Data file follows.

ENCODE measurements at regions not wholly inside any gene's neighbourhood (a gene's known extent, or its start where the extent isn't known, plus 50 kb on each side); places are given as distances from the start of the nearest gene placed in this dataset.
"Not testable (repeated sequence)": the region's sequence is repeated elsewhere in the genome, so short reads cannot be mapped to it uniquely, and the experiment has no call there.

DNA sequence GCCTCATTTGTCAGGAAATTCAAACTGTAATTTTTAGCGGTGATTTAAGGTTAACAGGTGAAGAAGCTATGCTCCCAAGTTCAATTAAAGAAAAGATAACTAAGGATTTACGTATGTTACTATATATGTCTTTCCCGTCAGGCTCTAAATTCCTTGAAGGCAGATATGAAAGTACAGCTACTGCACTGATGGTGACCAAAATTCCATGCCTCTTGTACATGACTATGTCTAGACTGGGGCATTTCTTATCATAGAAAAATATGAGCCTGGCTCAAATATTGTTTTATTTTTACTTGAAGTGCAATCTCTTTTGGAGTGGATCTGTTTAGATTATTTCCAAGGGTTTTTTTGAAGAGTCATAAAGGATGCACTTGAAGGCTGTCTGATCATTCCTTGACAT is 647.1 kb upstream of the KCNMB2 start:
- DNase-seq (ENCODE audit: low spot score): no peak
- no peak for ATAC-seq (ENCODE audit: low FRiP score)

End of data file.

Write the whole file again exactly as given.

ENCODE measurements at regions not wholly inside any gene's neighbourhood (a gene's known extent, or its start where the extent isn't known, plus 50 kb on each side); places are given as distances from the start of the nearest gene placed in this dataset.
"Not testable (repeated sequence)": the region's sequence is repeated elsewhere in the genome, so short reads cannot be mapped to it uniquely, and the experiment has no call there.

DNA sequence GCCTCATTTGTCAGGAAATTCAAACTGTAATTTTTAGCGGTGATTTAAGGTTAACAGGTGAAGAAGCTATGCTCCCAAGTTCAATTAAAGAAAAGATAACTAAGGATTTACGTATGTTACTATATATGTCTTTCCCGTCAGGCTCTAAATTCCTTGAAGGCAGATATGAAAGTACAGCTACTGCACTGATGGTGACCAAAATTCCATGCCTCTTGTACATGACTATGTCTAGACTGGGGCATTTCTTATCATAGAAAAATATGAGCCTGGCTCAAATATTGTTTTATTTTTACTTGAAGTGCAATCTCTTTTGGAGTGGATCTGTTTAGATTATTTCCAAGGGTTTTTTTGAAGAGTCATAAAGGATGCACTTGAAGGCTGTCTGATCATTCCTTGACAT is 647.1 kb upstream of the KCNMB2 start:
- DNase-seq (ENCODE audit: low spot score): no peak
- no peak for ATAC-seq (ENCODE audit: low FRiP score)